It’s been a while, I mean a long while, since I’ve written a blog post. In all honestly, I’m just trying to keep my head above water right now being a full-time working Mom, dealing with the change of having my daughter in daycare (and all the fun colds that come with that…), and managing our schedules with a husband who travels most weeks. But something has been heavy on my heart lately, and that’s how mom life is perceived as just this beautiful, Instagram worthy image all the time. I’m just as much to blame as the next person for pretty much only posting our best moments, it feels way too vulnerable and raw most of the time to post about the bad stuff. And truthfully, until I get through the hard times, it’s challenging for me to even write about them because I don’t have the full perspective. I’m the type of person that when I’m in a challenging situation, I’m pretty much consumed by it. It’s only when enough time passes that I can look back and see the purpose of why I went through those moments. So, I try to remind myself now that things happen for a reason, and there is nothing God is putting in front of me that I can’t handle even if some days it feels like I’m drowning.
But this post is about my experience those first few months after I had my daughter, Madelyn. There were so many beautiful moments, and when I look back at my camera roll and videos, I see this happy, content baby who is cute as can be and usually myself trying to smile and soak in the moments. But those first few months were incredibly challenging for me. Like I said above, it took me getting out of the experience to be able to look back and truly see what had happened. I was dealing with postpartum anxiety.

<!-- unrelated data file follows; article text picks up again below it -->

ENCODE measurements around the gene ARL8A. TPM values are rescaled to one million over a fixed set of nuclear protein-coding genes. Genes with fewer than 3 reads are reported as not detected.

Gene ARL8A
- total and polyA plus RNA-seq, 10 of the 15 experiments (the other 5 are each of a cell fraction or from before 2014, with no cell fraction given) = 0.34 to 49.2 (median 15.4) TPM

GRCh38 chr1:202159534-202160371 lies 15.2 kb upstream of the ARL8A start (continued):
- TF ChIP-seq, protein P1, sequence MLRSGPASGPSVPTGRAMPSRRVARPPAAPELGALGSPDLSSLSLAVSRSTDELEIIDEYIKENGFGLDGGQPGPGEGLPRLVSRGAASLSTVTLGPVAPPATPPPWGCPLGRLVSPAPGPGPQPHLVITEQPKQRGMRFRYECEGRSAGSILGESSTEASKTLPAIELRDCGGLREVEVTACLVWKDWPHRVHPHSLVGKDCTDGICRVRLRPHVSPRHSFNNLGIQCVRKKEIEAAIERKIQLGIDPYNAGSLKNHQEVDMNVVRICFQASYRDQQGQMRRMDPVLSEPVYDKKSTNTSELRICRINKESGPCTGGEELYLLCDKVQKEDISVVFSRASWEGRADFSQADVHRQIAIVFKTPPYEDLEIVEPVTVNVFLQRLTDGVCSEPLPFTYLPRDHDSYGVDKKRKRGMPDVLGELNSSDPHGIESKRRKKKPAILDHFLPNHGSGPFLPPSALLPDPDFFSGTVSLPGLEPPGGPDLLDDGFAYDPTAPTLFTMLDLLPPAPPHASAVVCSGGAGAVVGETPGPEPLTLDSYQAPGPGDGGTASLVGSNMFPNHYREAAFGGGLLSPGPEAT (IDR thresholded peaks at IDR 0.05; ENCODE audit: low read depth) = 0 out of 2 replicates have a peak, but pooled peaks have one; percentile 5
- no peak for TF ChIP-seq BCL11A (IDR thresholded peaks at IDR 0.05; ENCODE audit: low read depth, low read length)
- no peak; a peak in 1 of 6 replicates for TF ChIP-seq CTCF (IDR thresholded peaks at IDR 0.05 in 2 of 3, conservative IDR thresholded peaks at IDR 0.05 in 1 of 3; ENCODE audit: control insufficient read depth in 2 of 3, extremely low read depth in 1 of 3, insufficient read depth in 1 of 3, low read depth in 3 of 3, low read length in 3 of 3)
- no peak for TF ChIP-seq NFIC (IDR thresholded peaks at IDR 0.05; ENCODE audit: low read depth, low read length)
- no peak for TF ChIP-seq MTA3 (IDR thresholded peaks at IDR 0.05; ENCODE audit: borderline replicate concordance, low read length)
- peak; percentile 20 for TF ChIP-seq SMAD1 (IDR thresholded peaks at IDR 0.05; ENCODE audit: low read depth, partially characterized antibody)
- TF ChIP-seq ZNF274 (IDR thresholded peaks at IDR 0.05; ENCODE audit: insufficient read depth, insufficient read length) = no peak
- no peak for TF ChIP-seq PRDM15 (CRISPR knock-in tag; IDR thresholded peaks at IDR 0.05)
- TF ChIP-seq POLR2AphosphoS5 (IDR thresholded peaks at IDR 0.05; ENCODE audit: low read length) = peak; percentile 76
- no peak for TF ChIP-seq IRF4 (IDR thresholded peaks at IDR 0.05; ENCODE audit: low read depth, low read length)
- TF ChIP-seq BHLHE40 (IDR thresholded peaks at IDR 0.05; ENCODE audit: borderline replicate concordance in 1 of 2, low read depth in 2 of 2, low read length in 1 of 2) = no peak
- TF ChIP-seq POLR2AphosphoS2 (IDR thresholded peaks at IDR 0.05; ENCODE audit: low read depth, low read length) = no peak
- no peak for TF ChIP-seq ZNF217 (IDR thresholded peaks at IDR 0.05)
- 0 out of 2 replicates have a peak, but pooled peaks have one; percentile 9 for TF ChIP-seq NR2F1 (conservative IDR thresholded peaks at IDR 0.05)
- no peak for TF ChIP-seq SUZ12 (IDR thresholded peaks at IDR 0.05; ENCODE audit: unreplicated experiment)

The first few weeks were a blur and I just remember constantly having this adrenaline rush. I wasn’t sleeping much, but overall I felt “okay”. I was coping, and I finally had my perfect baby in my arms! But after a month or two with very little sleep, and a baby that was having a lot of issues breastfeeding, I started sliding downhill.
The sleep issues really exacerbated everything. I have always been the type of person who needs perfect conditions to sleep, but I figured once I had a baby and was incredibly exhausted, I would be able to nap or fall asleep at the drop of a hat. Turns out, I had the opposite experience. I began to dread bedtime and even going up to my room. To start things off, it would take HOURS to get Maddie to fall asleep. I would bounce her on the ball or nurse her for close to an hour before she would finally drift off, then I would wait around 15 minutes to make sure she was “really in a deep sleep” before putting her down, but usually as soon as she left my arms, she woke right up. I would sometimes have to do this whole process 2-3 times, so around 3 hours, just to have her sleep for 2-3 hours. It was absolutely exhausting.
To make matters worse, I felt like Maddie wasn’t breastfeeding well and I was constantly worried about her not getting enough food. So I was trying to breastfeed her CONSTANTLY. Literally I would spend hours just keep trying to get her to latch and eat for more than a few seconds/ minutes; I saw a lactation consultant no fewer than 8 times, and we finally had a tongue tie surgery done because I was so desperate. Unfortunately, this caused things to get worse before they got better, and we had to do exercises with her in her mouth 5-6 times a day, including in the middle of the night. So once again, sleep was not really happening.